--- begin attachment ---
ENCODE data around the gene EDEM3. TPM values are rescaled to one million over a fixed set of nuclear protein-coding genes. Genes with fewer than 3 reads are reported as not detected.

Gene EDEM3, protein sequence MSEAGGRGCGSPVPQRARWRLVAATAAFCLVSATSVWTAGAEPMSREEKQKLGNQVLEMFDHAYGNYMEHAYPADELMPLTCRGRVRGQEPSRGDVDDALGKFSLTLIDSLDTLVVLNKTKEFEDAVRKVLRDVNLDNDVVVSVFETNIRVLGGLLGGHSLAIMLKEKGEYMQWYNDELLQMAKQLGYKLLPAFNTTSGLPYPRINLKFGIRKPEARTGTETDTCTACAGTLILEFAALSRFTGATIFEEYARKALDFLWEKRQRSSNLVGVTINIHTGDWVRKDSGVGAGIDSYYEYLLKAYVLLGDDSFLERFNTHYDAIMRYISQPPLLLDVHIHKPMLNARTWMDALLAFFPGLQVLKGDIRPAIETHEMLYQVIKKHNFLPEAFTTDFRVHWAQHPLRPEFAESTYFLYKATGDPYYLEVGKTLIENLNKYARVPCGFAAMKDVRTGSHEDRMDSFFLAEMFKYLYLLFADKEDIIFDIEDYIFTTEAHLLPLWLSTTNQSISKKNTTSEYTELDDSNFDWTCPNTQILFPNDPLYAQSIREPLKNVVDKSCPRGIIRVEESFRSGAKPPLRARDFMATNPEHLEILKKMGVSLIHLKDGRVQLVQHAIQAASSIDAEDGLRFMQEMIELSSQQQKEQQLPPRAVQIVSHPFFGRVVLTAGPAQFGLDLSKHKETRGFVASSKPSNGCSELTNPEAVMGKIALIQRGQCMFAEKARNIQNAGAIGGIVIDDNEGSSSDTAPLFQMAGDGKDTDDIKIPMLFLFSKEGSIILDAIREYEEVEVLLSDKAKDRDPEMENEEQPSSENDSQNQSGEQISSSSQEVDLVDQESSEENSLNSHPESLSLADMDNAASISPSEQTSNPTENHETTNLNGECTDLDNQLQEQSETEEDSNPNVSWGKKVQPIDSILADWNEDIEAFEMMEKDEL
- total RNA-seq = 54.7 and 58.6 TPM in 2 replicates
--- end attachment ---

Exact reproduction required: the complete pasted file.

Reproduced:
ENCODE data around the gene EDEM3. TPM values are rescaled to one million over a fixed set of nuclear protein-coding genes. Genes with fewer than 3 reads are reported as not detected.

Gene EDEM3, protein sequence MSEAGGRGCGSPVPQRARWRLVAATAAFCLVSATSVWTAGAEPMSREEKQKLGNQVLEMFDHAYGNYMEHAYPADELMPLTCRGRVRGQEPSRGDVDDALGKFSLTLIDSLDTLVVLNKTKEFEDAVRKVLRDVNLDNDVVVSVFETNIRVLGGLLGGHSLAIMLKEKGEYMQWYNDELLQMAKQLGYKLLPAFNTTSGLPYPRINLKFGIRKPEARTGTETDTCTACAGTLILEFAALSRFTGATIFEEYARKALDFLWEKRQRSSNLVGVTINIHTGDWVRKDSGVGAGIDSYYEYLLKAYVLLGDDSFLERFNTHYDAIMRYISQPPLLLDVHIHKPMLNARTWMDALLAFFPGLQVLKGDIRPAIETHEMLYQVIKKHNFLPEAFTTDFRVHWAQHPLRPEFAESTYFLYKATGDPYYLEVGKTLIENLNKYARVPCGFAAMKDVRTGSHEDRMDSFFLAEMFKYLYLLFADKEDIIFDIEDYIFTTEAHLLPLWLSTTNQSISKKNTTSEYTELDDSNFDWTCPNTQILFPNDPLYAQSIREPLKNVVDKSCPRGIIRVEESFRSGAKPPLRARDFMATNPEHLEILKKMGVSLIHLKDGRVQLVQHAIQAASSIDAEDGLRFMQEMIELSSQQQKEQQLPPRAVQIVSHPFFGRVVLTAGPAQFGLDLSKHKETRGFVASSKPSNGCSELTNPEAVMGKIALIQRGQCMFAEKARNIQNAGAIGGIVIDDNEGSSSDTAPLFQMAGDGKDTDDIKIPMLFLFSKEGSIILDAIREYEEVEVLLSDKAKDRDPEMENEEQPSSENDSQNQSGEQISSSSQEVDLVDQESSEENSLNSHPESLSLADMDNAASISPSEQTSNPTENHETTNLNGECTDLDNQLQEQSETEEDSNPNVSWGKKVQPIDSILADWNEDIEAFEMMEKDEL
- total RNA-seq = 54.7 and 58.6 TPM in 2 replicates